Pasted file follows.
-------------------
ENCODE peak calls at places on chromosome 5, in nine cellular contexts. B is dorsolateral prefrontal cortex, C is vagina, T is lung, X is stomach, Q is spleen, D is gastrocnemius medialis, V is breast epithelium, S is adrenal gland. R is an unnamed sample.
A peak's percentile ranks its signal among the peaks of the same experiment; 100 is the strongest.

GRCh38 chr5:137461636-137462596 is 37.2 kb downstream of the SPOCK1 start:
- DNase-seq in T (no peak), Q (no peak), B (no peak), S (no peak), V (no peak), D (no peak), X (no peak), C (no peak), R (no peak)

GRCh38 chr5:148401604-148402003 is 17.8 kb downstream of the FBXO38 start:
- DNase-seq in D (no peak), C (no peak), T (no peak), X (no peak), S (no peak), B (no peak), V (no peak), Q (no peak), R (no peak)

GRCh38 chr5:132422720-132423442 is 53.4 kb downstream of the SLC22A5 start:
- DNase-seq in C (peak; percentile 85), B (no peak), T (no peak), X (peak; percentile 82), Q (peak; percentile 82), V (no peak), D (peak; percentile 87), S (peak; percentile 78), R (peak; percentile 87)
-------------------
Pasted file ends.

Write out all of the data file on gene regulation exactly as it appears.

ENCODE peak calls at places on chromosome 5, in nine cellular contexts. B is dorsolateral prefrontal cortex, C is vagina, T is lung, X is stomach, Q is spleen, D is gastrocnemius medialis, V is breast epithelium, S is adrenal gland. R is an unnamed sample.
A peak's percentile ranks its signal among the peaks of the same experiment; 100 is the strongest.

GRCh38 chr5:137461636-137462596 is 37.2 kb downstream of the SPOCK1 start:
- DNase-seq in T (no peak), Q (no peak), B (no peak), S (no peak), V (no peak), D (no peak), X (no peak), C (no peak), R (no peak)

GRCh38 chr5:148401604-148402003 is 17.8 kb downstream of the FBXO38 start:
- DNase-seq in D (no peak), C (no peak), T (no peak), X (no peak), S (no peak), B (no peak), V (no peak), Q (no peak), R (no peak)

GRCh38 chr5:132422720-132423442 is 53.4 kb downstream of the SLC22A5 start:
- DNase-seq in C (peak; percentile 85), B (no peak), T (no peak), X (peak; percentile 82), Q (peak; percentile 82), V (no peak), D (peak; percentile 87), S (peak; percentile 78), R (peak; percentile 87)